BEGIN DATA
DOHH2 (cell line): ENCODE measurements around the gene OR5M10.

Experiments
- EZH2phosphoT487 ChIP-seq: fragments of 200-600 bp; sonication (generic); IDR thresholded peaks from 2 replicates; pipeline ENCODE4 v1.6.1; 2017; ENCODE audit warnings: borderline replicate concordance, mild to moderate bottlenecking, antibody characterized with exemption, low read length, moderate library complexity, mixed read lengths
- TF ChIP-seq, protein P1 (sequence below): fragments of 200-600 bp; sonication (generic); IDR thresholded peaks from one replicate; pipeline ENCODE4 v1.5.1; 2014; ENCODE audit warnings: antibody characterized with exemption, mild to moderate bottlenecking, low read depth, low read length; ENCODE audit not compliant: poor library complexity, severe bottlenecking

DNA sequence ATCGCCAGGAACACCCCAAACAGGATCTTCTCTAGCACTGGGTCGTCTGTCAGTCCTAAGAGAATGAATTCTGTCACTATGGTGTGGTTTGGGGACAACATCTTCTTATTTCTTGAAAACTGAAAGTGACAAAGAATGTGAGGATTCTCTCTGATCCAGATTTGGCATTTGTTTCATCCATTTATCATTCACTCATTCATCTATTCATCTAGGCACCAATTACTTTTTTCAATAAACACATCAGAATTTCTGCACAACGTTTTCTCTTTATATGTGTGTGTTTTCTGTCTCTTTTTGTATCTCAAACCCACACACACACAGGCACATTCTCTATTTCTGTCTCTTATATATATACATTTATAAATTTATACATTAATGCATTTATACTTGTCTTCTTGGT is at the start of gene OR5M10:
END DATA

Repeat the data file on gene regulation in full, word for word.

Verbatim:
DOHH2 (cell line): ENCODE measurements around the gene OR5M10.

Experiments
- EZH2phosphoT487 ChIP-seq: fragments of 200-600 bp; sonication (generic); IDR thresholded peaks from 2 replicates; pipeline ENCODE4 v1.6.1; 2017; ENCODE audit warnings: borderline replicate concordance, mild to moderate bottlenecking, antibody characterized with exemption, low read length, moderate library complexity, mixed read lengths
- TF ChIP-seq, protein P1 (sequence below): fragments of 200-600 bp; sonication (generic); IDR thresholded peaks from one replicate; pipeline ENCODE4 v1.5.1; 2014; ENCODE audit warnings: antibody characterized with exemption, mild to moderate bottlenecking, low read depth, low read length; ENCODE audit not compliant: poor library complexity, severe bottlenecking

DNA sequence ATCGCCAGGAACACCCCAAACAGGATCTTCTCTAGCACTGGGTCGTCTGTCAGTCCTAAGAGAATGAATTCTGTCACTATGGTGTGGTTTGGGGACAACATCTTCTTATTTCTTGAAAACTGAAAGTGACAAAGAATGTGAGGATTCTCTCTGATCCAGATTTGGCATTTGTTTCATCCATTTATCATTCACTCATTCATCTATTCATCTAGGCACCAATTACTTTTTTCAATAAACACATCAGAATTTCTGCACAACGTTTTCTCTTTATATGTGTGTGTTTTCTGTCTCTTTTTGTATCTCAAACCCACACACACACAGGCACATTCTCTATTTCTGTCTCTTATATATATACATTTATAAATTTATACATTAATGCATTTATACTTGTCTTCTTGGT is at the start of gene OR5M10: